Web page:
Some of us have a tendency of exaggerating our problems. Overreacting to mild headaches, common allergies and slight fever, we self-diagnose and take medication for serious health conditions that may not even plague us.
This is a dangerous practice that can make you increasingly paranoid and obsessed. But that doesn’t mean you should downplay your problems and pretend everything is fine when it isn’t.
Everyone goes through phases of grief, anger, guilt and frustration. Some are able to cope, while others struggle to make positive adjustments to big or small changes.
While therapy is an excellent way to navigate your personal problems and finding an effective solution, a sizeable number simply does not know “when” it’s okay to seek professional help.
Here are 3 signs that suggest it’s time:
1. Feeling Emotionally Overwhelmed.
Many people are reluctant to see a therapist because they feel their stress is caused by seemingly insignificant events.
Research proves that talking about our problems, no matter how small they appear to be, makes us feel better. Whether you “feel” depressed, or actually suffer from chronic anxiety and stress, anything that causes significant distress in your life is reason enough to consult a therapist.
Remember: a therapist’s focus isn’t what—it’s why.
2. Experiencing Loss.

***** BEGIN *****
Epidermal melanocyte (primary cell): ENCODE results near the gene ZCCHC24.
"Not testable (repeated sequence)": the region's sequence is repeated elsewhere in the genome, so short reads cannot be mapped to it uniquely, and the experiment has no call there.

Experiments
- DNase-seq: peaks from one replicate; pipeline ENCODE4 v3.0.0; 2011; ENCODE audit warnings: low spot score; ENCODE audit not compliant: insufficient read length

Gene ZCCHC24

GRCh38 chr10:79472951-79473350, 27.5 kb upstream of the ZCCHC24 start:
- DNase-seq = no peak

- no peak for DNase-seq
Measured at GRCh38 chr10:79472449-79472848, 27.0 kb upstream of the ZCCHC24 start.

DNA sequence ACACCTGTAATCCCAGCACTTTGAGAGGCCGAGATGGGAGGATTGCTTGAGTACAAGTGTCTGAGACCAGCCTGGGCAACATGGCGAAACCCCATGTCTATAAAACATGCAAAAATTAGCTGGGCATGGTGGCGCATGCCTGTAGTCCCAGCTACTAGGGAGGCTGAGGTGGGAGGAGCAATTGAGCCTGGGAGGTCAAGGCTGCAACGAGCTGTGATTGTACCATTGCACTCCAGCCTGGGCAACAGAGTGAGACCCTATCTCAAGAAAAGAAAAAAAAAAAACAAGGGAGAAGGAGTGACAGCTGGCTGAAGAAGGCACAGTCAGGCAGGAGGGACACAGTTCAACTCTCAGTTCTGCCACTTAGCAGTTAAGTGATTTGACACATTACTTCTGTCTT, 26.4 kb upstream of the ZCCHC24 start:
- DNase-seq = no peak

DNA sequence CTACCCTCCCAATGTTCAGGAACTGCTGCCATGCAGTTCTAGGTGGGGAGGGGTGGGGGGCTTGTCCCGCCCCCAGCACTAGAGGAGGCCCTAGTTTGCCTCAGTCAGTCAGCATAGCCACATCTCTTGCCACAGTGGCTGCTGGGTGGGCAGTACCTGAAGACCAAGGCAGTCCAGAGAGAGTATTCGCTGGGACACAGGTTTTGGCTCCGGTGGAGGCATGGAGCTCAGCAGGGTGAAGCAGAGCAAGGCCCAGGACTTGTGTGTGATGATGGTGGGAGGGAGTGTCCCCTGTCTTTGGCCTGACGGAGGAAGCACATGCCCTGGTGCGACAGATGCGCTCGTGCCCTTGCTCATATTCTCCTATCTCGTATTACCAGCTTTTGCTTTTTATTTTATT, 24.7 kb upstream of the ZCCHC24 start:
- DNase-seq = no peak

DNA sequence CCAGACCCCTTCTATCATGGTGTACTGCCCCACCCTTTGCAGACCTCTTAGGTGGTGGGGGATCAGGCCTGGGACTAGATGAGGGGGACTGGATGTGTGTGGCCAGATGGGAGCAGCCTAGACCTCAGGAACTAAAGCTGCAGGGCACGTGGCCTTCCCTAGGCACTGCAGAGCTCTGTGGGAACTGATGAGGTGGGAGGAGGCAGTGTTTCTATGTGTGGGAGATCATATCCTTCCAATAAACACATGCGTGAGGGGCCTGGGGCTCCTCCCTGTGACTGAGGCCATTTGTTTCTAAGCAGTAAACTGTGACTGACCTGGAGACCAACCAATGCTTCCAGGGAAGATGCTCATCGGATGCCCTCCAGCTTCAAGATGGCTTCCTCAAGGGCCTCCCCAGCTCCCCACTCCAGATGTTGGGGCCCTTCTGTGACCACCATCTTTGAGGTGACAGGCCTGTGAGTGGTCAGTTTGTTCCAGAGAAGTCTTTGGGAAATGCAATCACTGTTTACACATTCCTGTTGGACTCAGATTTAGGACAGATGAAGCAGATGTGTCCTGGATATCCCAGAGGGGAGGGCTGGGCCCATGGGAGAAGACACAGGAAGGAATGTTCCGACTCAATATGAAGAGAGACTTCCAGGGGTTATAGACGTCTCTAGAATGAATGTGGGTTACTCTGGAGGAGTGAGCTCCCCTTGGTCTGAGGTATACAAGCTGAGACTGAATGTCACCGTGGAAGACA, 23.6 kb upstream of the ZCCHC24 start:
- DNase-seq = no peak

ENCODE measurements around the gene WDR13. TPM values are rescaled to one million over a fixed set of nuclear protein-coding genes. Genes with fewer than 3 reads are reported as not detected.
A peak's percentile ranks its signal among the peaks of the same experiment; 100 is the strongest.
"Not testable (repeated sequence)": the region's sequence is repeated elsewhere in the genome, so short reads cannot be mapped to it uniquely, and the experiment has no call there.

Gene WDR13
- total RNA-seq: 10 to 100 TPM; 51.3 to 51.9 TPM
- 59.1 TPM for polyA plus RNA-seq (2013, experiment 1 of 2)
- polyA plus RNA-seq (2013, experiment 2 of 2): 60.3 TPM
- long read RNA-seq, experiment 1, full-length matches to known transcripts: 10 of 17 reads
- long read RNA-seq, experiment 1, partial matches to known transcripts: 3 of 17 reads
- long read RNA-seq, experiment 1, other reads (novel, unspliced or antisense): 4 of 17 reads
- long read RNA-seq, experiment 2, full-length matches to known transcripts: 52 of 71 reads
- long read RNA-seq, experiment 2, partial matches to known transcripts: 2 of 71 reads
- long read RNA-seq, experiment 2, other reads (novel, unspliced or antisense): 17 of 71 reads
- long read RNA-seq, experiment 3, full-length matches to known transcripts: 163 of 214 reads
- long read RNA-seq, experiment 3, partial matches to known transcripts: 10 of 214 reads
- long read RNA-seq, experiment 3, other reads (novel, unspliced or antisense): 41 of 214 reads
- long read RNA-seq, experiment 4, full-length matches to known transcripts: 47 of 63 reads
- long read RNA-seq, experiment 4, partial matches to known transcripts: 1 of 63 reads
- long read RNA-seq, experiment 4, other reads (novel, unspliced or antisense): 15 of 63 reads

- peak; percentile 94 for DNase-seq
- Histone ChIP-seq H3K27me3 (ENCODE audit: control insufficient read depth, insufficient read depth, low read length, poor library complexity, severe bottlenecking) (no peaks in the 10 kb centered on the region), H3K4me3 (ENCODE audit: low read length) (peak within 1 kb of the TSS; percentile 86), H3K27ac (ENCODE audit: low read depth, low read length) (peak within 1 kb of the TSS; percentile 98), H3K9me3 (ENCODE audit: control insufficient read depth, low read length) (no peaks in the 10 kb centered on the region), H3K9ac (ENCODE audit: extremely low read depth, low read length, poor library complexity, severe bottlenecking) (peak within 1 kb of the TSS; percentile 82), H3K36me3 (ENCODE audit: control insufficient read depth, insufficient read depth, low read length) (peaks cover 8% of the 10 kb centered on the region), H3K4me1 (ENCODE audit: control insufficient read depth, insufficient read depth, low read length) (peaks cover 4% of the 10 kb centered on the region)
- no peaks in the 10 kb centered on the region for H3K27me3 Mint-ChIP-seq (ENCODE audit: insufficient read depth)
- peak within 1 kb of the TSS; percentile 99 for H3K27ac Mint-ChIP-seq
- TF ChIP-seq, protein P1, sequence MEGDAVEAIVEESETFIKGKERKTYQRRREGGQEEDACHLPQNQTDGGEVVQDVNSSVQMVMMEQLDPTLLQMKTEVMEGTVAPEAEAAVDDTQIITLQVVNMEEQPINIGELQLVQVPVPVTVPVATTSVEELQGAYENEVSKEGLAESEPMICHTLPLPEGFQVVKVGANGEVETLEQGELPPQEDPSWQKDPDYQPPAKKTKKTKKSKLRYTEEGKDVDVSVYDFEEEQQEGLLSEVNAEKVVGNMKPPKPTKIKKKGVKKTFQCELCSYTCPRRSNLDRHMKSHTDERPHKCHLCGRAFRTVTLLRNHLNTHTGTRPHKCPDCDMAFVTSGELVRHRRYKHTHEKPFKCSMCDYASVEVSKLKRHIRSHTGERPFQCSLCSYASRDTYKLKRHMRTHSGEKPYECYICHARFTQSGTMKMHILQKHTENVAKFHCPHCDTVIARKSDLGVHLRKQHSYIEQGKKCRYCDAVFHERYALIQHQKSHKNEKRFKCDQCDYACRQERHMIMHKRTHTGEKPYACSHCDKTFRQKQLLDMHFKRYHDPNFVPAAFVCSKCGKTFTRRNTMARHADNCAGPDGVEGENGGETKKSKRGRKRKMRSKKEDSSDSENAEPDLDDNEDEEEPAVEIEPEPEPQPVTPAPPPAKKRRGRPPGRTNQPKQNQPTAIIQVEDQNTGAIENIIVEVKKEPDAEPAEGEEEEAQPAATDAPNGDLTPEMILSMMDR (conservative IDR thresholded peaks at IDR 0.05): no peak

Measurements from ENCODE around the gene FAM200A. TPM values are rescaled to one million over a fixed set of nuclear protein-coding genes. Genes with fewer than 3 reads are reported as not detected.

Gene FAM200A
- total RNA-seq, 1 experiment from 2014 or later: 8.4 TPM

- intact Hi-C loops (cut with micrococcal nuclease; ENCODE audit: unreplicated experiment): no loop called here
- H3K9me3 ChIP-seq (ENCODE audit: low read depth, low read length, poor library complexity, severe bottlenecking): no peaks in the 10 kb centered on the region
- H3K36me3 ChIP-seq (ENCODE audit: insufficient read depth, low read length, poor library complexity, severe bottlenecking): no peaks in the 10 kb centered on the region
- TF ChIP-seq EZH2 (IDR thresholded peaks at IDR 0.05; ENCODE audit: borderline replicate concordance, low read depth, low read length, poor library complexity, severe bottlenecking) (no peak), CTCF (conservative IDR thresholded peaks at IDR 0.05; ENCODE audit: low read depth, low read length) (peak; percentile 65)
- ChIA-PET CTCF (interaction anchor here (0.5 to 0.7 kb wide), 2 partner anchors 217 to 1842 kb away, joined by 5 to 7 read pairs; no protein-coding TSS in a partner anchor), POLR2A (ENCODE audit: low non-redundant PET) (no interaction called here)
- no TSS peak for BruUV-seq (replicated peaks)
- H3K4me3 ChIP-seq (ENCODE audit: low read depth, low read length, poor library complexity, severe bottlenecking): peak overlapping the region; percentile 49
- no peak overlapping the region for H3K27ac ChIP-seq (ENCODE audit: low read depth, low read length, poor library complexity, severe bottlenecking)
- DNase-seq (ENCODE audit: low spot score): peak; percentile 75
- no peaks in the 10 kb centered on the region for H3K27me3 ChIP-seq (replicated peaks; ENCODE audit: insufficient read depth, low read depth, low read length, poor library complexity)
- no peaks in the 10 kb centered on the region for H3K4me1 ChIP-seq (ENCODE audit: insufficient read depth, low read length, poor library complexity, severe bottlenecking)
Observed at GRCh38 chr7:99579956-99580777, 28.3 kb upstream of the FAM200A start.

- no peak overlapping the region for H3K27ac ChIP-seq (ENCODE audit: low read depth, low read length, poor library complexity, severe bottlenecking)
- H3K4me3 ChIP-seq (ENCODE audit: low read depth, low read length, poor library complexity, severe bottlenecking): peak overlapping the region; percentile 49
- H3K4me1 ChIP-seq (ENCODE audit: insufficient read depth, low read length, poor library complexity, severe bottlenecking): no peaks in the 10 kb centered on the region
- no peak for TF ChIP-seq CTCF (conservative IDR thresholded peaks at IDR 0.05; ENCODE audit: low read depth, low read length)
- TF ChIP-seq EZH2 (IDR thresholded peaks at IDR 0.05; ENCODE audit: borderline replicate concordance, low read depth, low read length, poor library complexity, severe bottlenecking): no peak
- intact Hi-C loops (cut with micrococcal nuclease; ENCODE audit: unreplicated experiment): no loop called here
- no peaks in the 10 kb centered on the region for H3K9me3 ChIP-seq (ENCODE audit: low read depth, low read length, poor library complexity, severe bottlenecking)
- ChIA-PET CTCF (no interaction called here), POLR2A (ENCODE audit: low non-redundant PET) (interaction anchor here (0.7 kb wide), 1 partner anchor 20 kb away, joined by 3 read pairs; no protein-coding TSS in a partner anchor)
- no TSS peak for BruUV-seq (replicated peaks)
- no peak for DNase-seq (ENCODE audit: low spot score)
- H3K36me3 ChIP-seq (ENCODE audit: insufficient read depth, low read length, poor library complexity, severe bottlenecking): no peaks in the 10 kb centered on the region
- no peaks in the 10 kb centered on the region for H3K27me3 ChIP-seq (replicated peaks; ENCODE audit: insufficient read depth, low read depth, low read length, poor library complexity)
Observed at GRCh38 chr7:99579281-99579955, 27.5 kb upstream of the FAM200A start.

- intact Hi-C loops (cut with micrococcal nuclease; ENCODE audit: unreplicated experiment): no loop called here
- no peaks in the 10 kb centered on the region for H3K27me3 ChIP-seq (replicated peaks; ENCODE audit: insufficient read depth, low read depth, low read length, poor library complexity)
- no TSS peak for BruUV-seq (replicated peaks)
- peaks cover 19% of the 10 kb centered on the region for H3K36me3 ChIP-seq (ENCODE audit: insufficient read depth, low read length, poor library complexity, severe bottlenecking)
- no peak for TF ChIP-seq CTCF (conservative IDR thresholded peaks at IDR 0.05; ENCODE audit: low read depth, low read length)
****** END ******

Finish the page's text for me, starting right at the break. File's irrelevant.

This covers a broad spectrum of issues that include death of a loved one, divorce or serious break-up, as well as losing a job.
Bottling your emotions can warp your perception of reality, and compel you to make decisions that do not serve you well.
As the shadow of your past looms large over your present, your may discover that your actions and thoughts are still controlled by something that happened years ago.
Therapy is an outlet to process the trauma of loss, to confront painful realities and follow a path of spiritual and emotional healing.
3. Developing a Dangerous Coping Mechanism.
If you try to cope with a stressful situation by doing something in excess, you may develop an unhealthy dependence that is difficult to reverse.
Food, sex, drugs, alcohol and gambling are common coping mechanisms that may lead to addiction. Being unable to stop yourself from eating, smoking, drinking, gambling or having sexual intercourse underlies a serious psychological problem that demands attention.
Therapists offer a safe and judgment-free zone to address your deepest insecurities and fears, and address the root cause of your dependence / addiction or substance abuse.
Ultimately, speaking about your problems can allow you to experience emotional clarity and empower you to make life-affirming decisions.
If you would like to schedule an appointment with Dr. Myers, you may reach him at (205)-251-8808.s